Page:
Did you know that Angkor Wat in Cambodia is one of the largest and oldest temple complexes in the world?
Surrounded by a large moat, and beyond that by an almost impenetrable jungle, Angkor Wat's origins have fascinated archeologists and tourists alike.
Last year, a team of experts led by Australian archeologist Dr.Damien Evans conducted an in-depth aerial survey of the region. Using a sophisticated laser-and-radar based technology called LiDar (Light Detection and Ranging), they made an astounding discovery -- remains of a lost city, now covered by thick equatorial forests!
The Khmer Empire
The Khmer empire controlled the Cambodian region and surrounding areas of Thailand, Laos, Vietnam and Myanmar between the 9th and the 15th centuries from their capital in Angkor.
Not much is known about the origins of this kingdom. Most of our knowledge comes from the Hindu-Buddhist temples of Angkor Wat and Angkor Thom. These temple were only known to local people, until the arrival of a French explorer named Henry Mouhot in the 1860s. And what we know today is pieced together from the inscriptions in those temples.
Archeologists have long suspected that the forests were hiding the Khmer capital city of Mahendraparvata. However, the dense tropical forests combined with the threat of land mines (from the Cambodian civil war) prevented them from exploring the area. Until now.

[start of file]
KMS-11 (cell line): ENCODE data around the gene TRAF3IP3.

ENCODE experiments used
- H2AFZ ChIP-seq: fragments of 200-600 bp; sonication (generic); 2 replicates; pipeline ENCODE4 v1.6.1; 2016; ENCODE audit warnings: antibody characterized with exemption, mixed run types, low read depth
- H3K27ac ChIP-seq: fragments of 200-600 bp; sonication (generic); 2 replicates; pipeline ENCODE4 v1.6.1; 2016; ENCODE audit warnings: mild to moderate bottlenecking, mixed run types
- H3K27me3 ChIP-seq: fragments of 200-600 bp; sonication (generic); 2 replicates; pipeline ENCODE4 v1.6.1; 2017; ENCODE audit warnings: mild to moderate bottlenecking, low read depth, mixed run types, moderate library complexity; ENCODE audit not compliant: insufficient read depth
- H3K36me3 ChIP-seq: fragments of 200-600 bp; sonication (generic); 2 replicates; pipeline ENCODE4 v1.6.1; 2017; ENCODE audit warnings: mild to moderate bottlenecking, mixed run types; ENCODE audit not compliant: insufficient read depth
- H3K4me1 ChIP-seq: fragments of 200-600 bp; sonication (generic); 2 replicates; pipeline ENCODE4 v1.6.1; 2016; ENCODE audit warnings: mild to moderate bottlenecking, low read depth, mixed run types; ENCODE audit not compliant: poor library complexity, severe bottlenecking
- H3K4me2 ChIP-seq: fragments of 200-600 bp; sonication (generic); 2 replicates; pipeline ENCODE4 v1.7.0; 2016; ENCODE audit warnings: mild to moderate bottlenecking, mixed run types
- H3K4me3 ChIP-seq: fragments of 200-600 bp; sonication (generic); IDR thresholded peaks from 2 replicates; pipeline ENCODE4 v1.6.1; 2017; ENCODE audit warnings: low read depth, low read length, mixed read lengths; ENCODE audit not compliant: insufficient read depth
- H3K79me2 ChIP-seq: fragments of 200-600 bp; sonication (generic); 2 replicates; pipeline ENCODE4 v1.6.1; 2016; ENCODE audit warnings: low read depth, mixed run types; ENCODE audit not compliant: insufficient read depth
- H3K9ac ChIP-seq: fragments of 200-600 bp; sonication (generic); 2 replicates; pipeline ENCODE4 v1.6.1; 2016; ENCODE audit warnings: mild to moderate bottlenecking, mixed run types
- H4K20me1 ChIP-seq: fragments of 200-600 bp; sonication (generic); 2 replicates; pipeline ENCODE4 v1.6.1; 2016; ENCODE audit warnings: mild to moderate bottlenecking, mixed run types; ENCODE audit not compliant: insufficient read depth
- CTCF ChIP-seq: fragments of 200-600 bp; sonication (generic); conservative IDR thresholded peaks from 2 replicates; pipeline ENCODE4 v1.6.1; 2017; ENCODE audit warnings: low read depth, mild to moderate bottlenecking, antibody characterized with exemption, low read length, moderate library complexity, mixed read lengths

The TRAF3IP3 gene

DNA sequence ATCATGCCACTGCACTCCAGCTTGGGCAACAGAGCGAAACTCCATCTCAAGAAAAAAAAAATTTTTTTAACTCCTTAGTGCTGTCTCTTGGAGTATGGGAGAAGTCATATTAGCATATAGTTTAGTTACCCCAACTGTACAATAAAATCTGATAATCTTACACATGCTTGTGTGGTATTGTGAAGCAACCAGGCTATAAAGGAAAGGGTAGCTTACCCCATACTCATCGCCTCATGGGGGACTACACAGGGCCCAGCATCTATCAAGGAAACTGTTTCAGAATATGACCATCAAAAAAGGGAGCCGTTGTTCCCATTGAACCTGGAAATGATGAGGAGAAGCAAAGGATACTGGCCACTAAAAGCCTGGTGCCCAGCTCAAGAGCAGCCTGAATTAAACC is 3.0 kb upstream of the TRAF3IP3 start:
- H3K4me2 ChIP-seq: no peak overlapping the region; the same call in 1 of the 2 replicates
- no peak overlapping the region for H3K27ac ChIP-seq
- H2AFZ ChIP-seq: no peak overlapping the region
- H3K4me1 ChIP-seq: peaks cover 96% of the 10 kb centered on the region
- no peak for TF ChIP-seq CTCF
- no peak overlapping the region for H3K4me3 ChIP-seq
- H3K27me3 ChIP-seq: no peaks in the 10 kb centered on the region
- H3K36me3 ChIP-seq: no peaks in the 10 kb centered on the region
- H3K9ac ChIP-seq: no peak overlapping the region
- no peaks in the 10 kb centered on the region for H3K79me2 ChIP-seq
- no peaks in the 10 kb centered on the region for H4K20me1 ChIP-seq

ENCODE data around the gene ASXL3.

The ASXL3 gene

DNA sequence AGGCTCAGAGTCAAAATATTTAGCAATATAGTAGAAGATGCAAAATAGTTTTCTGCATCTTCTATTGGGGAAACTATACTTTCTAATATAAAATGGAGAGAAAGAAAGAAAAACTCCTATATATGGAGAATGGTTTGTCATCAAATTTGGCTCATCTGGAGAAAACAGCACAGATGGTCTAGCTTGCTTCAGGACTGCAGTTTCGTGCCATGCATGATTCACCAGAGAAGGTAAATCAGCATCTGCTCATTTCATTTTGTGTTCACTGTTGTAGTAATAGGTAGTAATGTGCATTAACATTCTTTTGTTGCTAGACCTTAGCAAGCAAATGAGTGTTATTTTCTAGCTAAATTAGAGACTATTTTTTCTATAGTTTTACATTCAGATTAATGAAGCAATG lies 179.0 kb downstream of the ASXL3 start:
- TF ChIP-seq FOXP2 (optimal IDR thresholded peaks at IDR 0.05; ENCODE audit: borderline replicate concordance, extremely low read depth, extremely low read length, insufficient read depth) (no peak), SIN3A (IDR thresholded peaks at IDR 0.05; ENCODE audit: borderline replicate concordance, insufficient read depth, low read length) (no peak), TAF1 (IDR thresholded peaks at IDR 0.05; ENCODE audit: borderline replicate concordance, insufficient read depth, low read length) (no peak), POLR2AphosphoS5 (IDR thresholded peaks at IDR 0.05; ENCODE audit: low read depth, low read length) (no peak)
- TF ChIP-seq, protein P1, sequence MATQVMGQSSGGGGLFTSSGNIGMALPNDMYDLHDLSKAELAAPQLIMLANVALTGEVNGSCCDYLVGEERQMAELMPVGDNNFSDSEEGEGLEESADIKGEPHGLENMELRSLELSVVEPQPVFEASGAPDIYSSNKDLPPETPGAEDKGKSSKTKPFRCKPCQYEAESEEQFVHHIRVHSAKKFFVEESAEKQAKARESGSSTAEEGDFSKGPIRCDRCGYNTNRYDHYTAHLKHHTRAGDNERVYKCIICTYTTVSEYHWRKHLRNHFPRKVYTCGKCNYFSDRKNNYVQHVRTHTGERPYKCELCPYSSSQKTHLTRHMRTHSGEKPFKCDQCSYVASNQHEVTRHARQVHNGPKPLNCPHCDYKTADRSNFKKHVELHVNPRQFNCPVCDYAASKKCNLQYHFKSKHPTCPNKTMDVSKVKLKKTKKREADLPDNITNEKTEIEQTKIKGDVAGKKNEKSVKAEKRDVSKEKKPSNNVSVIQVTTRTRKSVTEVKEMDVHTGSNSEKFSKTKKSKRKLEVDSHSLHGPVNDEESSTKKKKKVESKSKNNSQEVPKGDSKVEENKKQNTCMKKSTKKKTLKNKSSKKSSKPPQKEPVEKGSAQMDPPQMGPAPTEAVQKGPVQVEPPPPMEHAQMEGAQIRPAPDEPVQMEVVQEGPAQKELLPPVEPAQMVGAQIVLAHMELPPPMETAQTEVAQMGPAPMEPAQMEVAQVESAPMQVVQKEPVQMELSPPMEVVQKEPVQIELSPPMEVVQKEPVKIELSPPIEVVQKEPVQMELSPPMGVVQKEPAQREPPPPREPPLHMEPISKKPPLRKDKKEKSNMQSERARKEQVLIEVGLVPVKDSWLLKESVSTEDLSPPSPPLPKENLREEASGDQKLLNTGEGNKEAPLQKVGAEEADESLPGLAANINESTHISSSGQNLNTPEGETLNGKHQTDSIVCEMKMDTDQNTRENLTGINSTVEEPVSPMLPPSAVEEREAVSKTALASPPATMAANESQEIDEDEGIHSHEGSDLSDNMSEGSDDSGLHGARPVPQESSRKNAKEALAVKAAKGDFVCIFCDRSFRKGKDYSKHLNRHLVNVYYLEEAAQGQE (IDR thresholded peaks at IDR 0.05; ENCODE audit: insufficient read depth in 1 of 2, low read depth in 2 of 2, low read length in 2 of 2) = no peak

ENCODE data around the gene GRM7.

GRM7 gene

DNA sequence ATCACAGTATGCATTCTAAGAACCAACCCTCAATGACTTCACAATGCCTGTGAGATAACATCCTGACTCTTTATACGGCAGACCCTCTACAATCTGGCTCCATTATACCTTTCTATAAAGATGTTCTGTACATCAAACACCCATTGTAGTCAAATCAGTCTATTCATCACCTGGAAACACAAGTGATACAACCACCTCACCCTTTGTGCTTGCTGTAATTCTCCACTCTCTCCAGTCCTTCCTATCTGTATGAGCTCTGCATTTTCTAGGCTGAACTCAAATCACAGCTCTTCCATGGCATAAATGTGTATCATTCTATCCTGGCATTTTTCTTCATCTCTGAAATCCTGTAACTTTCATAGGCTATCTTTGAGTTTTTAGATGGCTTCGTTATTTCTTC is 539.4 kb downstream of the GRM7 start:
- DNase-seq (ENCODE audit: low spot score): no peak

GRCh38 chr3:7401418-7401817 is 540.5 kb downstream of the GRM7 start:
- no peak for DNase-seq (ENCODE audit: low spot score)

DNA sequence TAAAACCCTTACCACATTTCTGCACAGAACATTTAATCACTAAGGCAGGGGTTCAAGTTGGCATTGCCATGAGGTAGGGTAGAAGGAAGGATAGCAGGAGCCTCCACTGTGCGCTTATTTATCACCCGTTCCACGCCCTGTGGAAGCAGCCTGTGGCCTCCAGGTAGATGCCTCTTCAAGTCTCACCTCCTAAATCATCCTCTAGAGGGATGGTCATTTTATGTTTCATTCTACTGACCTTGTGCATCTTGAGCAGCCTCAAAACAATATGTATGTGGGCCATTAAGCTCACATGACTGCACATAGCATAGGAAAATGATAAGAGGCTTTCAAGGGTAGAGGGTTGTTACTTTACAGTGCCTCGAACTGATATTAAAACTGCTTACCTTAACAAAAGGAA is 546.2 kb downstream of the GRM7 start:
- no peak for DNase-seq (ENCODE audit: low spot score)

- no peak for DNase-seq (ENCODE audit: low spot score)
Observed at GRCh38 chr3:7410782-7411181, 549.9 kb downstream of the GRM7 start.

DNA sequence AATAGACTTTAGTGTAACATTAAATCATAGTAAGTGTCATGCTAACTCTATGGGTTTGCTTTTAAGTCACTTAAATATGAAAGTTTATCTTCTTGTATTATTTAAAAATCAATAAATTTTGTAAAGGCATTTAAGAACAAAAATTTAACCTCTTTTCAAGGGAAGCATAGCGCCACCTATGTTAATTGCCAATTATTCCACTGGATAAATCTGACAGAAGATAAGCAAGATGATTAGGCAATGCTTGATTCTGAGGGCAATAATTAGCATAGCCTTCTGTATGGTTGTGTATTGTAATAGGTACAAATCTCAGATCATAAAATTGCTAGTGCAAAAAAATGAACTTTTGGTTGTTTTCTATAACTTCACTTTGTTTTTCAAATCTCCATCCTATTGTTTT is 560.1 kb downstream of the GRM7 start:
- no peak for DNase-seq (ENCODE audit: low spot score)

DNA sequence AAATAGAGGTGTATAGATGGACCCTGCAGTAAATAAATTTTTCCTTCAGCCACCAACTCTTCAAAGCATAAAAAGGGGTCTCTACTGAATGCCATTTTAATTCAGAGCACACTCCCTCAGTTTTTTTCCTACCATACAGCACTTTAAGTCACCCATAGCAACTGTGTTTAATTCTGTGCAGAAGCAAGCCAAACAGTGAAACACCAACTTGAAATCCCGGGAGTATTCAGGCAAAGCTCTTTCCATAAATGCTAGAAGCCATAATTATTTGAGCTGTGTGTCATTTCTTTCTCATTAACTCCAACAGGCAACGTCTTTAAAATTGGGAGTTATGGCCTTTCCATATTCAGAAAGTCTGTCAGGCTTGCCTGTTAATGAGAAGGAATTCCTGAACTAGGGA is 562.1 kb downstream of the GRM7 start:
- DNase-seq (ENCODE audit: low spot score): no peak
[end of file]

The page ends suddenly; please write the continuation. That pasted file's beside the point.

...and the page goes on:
Using the 3D-imaging capabilities of LiDar, the team found that this newly discovered city had an extremely well-planned layout with temples, highways, and boulevards. It was supported by a very advanced system of waterworks, built using sophisticated hydraulics engineering. The actual site has revealed extensive carvings into rocks and even river beds. A full-fledged excavation of the city is being planned.
Why Was The City Lost?
The region was and is still prone to dramatic climate swings - six months of heavy monsoon followed by a equally long but very dry period. Read our earlier article on this here. The Khmer Empire, which depended largely on agriculture, had figured out how to harness the monsoon rains. They had built a network of canals and reservoirs to store water. With food in plenty, the empire prospered.
However, by the 14th century, this clever water management system was under severe pressure from climate changes. As severe monsoons alternated with droughts, the waterworks broke down, and famines became more frequent. This was the start of the end.
The Khmers were forced to migrate to the coast near the current day capital of Phnom Penh. The abandoned city was soon swallowed up by the jungle, where everything rotted away except the stone carvings and temples.